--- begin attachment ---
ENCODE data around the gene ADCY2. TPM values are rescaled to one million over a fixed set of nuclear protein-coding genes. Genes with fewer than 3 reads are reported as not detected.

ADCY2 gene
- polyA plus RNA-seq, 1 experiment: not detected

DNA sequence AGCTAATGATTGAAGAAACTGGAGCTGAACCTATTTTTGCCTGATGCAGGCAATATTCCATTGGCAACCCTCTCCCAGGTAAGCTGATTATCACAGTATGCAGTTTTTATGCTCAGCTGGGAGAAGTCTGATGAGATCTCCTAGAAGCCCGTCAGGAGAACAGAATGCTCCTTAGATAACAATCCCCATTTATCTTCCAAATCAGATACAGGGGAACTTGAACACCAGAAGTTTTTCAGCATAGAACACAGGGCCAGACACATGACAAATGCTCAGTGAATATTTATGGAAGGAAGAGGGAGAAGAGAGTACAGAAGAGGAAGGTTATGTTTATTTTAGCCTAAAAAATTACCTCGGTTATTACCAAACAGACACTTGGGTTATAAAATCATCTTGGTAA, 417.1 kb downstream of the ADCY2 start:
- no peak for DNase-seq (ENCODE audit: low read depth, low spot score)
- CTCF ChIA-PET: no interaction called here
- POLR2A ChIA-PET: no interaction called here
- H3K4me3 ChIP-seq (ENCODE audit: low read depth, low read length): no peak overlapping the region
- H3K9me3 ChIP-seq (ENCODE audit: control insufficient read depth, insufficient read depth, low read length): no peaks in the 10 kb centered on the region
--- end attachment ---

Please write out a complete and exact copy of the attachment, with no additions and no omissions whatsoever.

ENCODE data around the gene ADCY2. TPM values are rescaled to one million over a fixed set of nuclear protein-coding genes. Genes with fewer than 3 reads are reported as not detected.

ADCY2 gene
- polyA plus RNA-seq, 1 experiment: not detected

DNA sequence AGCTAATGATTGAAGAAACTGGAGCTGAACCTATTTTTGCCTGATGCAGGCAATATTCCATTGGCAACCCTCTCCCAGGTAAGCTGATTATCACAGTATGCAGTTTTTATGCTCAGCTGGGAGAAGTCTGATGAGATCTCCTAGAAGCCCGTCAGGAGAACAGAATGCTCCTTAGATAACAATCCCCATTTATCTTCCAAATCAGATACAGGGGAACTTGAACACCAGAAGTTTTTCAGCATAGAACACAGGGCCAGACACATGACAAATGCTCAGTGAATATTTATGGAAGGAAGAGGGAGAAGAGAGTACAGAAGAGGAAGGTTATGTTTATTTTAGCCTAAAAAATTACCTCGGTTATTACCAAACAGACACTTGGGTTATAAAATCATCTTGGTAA, 417.1 kb downstream of the ADCY2 start:
- no peak for DNase-seq (ENCODE audit: low read depth, low spot score)
- CTCF ChIA-PET: no interaction called here
- POLR2A ChIA-PET: no interaction called here
- H3K4me3 ChIP-seq (ENCODE audit: low read depth, low read length): no peak overlapping the region
- H3K9me3 ChIP-seq (ENCODE audit: control insufficient read depth, insufficient read depth, low read length): no peaks in the 10 kb centered on the region